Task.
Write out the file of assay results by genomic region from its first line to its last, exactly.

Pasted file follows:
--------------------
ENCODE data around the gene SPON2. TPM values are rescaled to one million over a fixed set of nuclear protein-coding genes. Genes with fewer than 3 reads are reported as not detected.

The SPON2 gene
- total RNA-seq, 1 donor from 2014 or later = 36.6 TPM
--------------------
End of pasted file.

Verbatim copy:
ENCODE data around the gene SPON2. TPM values are rescaled to one million over a fixed set of nuclear protein-coding genes. Genes with fewer than 3 reads are reported as not detected.

The SPON2 gene
- total RNA-seq, 1 donor from 2014 or later = 36.6 TPM